Most psychiatric staff workers are female. It is a woman’s way to try to appease this man-mountain. He comes lumbering at you; you keep telling him no, and he keeps coming. The usual female reaction is to try to make it seem as if they hadn’t tried to stop him, as if it is all right for him to keep coming. At a primitive, primordial level, as this huge male closes on her, what a woman sees is rape. You do not try to confront a rapist who is four times your size. You acquiesce to whatever small demands he makes in order to protect yourself from the big demand. Eddie cannot be stopped verbally, and no woman can stop him physically.
One male staff member, Michael, is Eddie’s height, but half his weight. Michael laughs derisively at the problem of Eddie, saying, “I picked him up and threw him out of the nurse’s station once myself.” A man can; few do. Al has the same derisive attitude about Eddie.
Al is a patient who lists the prisons where he has done hard time, and notes that he and the Son of Sam had the same therapist. Al, not surprisingly, suffers from an aggression disorder. He takes an elephant-sized dose of Thorazine—900 mg. at a pop. He explains that he has “OC” after his name—Organized Crime—which means that if he gets busted for anything else, he will automatically get sent up for more hard time.
Al has a solution for Eddie: prison with the lifers. Men doing ninety years to life in prison care about very little—but they do care about keeping their territory tidy. They would not put up with Eddie’s bad manners. It is common for the prison warden to put ill-behaved youngsters into cells with older men who can teach them proper behavior. Eddie, Al notes with annoyance, is nothing, not a threat at all.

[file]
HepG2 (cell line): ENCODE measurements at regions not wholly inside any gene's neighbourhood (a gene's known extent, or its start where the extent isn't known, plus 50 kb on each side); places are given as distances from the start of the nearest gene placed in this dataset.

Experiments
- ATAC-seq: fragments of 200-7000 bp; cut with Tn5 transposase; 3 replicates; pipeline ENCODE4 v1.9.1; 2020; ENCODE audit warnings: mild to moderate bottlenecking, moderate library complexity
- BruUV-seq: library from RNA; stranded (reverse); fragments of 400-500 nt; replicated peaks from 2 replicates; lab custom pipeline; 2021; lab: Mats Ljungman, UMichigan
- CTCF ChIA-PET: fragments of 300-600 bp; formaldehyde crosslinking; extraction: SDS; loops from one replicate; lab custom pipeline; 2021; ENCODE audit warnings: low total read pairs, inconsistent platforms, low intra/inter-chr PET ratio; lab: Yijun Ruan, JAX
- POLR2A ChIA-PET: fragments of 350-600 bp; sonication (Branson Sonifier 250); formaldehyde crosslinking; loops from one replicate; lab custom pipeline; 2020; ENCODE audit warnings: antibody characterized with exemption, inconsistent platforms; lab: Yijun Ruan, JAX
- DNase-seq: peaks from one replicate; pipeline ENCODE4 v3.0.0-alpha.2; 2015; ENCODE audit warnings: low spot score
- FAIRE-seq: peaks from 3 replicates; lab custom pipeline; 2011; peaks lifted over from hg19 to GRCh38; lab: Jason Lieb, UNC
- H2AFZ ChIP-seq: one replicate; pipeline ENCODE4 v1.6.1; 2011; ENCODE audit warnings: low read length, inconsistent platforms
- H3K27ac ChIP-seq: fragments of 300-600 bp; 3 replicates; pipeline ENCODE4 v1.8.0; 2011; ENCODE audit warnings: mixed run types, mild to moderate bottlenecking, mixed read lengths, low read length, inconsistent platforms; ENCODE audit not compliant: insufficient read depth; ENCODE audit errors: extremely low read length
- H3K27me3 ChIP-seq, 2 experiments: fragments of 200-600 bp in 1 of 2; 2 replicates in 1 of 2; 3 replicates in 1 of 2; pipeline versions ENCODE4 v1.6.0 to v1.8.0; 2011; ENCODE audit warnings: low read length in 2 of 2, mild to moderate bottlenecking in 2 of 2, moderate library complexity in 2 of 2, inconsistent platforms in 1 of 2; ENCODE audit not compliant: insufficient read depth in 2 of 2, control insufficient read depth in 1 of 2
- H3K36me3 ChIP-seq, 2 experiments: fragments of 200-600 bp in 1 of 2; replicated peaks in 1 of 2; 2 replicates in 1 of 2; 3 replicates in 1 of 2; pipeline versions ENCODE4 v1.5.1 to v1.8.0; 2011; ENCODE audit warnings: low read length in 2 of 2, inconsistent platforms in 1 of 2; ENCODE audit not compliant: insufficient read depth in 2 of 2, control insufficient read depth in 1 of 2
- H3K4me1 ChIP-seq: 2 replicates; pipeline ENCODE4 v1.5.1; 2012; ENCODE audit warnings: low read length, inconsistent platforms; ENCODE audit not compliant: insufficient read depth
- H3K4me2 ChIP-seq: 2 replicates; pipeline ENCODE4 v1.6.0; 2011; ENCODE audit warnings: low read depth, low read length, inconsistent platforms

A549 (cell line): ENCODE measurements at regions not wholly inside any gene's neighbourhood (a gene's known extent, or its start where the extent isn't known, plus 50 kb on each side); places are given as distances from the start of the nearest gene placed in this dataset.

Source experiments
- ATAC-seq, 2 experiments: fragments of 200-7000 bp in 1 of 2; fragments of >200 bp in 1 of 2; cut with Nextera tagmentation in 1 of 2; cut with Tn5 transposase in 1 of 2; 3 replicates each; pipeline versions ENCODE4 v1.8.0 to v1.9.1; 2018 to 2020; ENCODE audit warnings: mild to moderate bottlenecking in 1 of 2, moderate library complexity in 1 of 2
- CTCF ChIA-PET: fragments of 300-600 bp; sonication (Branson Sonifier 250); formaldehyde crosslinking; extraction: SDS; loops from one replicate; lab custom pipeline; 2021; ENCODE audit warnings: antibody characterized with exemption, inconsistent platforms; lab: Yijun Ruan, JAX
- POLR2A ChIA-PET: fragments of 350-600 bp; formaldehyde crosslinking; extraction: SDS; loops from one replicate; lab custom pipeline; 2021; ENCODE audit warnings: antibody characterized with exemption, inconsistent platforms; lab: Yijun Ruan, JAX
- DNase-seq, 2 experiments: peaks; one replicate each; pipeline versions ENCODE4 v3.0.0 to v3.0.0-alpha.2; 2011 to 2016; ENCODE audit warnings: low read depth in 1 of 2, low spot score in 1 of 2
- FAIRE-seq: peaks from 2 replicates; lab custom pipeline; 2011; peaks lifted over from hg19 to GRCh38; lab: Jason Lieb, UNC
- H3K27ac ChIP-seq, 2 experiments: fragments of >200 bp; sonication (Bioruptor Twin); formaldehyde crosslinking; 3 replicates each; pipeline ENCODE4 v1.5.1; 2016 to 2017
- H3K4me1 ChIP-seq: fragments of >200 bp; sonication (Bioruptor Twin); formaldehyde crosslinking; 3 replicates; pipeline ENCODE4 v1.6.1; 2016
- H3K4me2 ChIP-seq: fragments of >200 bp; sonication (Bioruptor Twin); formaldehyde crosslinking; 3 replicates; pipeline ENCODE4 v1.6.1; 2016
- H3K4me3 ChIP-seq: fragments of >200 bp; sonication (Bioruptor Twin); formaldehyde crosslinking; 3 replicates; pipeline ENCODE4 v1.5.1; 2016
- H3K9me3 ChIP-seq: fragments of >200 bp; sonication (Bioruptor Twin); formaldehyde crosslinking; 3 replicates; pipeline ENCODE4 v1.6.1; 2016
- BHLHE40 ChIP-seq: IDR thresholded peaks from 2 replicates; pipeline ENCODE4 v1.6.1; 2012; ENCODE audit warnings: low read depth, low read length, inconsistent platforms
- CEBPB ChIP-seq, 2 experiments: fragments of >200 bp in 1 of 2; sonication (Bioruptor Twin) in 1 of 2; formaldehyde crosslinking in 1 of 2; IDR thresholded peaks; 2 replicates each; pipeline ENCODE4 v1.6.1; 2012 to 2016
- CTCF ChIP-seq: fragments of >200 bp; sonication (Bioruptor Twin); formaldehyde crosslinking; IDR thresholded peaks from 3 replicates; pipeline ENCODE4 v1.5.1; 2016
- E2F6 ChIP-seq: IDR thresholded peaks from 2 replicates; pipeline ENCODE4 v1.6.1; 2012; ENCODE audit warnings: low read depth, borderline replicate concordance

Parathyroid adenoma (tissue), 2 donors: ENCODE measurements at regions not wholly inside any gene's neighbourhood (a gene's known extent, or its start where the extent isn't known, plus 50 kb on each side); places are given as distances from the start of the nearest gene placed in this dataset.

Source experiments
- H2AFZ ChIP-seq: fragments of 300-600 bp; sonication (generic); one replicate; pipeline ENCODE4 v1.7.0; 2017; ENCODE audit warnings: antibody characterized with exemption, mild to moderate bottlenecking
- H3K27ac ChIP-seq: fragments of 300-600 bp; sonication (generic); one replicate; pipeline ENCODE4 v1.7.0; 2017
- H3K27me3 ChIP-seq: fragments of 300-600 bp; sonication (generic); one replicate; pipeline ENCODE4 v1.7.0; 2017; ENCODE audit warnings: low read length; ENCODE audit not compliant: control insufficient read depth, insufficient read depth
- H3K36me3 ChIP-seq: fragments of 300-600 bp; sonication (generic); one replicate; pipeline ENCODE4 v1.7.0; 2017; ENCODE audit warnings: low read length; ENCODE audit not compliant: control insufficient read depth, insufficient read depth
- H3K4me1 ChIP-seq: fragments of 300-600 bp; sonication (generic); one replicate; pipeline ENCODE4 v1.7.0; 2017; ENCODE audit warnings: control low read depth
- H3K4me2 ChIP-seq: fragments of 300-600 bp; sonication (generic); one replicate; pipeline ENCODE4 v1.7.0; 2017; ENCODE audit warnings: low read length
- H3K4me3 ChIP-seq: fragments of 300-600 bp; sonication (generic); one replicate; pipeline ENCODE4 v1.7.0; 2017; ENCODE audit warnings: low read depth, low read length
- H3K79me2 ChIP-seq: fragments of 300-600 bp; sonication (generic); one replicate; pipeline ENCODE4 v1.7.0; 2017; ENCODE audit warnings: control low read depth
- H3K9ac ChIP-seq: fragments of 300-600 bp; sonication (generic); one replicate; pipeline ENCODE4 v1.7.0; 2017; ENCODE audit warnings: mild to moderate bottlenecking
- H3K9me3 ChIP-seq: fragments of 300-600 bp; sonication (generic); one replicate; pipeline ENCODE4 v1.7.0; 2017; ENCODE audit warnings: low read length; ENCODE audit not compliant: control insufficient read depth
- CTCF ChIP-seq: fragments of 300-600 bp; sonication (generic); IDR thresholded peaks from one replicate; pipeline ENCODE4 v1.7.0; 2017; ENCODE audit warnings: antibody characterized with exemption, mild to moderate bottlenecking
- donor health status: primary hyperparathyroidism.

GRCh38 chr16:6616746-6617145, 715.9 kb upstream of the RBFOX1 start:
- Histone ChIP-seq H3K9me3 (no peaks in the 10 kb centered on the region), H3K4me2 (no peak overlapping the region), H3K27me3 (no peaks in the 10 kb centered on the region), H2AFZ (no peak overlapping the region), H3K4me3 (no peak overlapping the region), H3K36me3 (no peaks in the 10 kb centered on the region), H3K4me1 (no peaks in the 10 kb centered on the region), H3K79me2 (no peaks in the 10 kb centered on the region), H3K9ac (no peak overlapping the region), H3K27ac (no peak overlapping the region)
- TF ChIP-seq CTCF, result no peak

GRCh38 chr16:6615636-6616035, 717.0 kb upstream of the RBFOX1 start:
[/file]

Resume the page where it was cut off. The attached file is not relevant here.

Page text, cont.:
To men—who dare to stand up to him—Eddie is not a threat, but most men do not stand up to Eddie; they placate him. To women, Eddie is a threat. He repeatedly harasses women when no staff are present.
On Sunday, he got me. On Monday, he got Tam, then Cindy. All three times, he harassed us when no staff members were present. When we, the women, cried out then the staff punished us. All three of us, at three different times, were heard to cry, “But I didn’t do anything! It’s not my fault!” Do you know what it feels like to be innocent, and punished instead of protected? I knew a man who got sent to prison for a crime he didn’t commit. He went crazy.
Eddie has learned only one thing: he’s learned how to manipulate the system so that he goes into psychiatric care instead of prison. He is not six years old; he is a man. When is the system going to protect the innocent? Eddie has no capacity for insight; only strict behavior management over a long period of time will make him a person who safely can remain in society. He does not have a psychiatric illness; he has a behavior problem. When is the staff going to do its job and stay on the floor where the action is? When are the cowards who work at CPEP going to deal with the problem?
The adolescent bull elephant keeps harassing the rhinos. He’s going to do it until he kills someone. When is the system going to get the guts to deal with it? Send him to prison. He’s not sick. He’s a bully who is manipulating the system.